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Three North Pennine Journeys in the 1930s: Auden, Trevelyan and Wainwright

Rick Rylance

Imagine a newly-built car park near the Roman fort of Borcovicium

on Hadrian’s Wall, and an imaginary meeting on 29 September 1938,

the day of the Munich agreement. Through one of the entrances

strolls a gangly, unshaven young man of thirty-one with a dirty shirt

and an excited look. He is on annual leave from the Borough Treasurer’s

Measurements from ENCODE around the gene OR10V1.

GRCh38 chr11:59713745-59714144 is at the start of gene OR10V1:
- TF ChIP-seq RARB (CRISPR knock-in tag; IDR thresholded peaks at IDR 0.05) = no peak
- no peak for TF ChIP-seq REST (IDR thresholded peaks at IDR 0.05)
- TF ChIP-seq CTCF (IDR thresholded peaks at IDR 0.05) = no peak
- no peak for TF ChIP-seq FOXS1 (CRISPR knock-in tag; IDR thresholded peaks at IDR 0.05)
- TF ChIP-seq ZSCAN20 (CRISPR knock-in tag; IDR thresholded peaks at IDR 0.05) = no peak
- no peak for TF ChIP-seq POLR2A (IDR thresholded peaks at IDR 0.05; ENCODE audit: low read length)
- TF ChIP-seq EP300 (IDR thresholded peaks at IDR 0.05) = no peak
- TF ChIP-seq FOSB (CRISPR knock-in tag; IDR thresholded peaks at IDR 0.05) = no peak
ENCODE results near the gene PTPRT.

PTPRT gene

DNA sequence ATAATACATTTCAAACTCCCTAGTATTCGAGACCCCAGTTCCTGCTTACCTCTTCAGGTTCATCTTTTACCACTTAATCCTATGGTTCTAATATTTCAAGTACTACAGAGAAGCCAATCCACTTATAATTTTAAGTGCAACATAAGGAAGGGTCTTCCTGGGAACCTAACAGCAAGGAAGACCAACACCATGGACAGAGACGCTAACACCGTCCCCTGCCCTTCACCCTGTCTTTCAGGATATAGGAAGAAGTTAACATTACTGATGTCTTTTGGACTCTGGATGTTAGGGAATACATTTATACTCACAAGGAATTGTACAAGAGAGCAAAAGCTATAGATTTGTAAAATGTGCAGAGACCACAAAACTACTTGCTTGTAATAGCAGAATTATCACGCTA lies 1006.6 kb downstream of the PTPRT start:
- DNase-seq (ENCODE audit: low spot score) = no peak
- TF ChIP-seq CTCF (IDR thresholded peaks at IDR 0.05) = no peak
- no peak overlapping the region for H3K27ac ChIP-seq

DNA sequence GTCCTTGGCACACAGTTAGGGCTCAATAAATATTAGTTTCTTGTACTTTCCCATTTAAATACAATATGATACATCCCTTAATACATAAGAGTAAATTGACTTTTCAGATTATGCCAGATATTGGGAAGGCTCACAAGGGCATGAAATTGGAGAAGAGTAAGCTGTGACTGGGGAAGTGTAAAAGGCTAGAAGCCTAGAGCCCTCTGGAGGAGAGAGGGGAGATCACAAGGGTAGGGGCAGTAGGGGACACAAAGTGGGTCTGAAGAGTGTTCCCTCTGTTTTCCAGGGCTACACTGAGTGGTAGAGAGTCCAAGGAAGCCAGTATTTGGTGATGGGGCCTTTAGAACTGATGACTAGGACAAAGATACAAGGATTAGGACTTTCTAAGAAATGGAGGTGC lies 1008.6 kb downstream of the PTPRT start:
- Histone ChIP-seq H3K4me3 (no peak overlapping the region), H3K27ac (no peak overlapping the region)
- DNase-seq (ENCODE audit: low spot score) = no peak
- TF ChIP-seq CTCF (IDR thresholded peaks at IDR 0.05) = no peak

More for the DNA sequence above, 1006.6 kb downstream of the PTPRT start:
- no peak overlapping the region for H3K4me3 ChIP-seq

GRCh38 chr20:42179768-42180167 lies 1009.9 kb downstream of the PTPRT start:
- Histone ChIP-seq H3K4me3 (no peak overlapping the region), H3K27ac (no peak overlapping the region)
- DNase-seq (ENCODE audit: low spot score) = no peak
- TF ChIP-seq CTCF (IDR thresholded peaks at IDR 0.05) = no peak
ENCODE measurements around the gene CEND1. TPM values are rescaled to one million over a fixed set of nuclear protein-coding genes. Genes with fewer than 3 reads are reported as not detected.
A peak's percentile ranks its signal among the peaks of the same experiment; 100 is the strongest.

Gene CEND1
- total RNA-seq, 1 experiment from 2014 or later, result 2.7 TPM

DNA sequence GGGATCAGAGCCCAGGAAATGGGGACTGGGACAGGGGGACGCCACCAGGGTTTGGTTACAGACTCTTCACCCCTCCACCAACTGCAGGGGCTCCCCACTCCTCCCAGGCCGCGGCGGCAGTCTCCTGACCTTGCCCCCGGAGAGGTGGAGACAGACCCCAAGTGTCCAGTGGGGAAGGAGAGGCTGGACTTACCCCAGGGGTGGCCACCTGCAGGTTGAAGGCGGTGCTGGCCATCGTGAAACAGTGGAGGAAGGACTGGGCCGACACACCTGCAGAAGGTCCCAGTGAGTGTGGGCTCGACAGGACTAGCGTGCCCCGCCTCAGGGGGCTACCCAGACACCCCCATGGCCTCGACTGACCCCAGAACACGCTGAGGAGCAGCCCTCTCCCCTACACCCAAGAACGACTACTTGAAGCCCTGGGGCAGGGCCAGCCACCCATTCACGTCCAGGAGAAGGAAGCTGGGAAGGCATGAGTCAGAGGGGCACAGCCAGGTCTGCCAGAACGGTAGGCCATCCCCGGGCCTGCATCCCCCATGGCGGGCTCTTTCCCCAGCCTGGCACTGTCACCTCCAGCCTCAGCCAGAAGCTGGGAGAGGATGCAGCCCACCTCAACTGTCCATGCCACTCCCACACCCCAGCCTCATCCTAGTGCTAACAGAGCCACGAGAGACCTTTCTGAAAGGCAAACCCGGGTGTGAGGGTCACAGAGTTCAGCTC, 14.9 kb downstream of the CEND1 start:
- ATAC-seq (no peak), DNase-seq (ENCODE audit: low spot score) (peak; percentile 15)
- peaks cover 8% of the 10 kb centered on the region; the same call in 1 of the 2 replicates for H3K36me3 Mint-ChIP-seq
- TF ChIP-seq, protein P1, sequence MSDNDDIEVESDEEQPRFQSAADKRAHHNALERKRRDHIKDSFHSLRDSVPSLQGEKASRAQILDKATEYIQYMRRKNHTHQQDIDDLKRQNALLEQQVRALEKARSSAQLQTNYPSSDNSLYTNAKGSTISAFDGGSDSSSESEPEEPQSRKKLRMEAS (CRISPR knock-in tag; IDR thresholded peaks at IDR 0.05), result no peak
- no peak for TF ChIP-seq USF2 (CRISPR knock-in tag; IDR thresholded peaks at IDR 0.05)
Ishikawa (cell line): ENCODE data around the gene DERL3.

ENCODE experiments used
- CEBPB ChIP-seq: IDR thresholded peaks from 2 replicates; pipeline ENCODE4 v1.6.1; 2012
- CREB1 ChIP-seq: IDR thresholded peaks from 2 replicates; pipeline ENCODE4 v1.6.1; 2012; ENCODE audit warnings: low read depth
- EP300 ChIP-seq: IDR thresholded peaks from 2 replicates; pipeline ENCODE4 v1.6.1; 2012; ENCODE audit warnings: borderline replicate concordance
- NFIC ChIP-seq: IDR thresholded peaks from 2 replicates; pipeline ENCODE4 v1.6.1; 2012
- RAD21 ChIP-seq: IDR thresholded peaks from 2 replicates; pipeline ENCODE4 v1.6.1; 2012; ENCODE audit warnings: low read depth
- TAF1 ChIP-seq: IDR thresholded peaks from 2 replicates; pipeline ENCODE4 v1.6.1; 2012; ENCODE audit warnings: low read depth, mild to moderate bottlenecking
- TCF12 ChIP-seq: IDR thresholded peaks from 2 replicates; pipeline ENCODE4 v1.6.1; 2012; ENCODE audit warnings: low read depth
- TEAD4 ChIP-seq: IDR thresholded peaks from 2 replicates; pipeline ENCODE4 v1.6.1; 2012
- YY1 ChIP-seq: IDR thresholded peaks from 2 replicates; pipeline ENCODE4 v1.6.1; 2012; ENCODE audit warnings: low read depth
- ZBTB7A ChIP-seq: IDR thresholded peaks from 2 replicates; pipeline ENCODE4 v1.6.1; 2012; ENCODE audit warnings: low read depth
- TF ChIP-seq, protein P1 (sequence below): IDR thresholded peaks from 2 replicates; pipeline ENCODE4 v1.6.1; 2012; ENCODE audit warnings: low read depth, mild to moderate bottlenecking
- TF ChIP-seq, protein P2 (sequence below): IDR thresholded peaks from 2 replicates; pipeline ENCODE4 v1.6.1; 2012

office in Blackburn and has walked 120 miles to the Wall from

Settle in Ribblesdale. This is Alfred Wainwright, twenty years before

the Pictorial Guides to the Lakeland Fells (1955-66) made him

famous. His first book is about this walk to the Wall in 1938.

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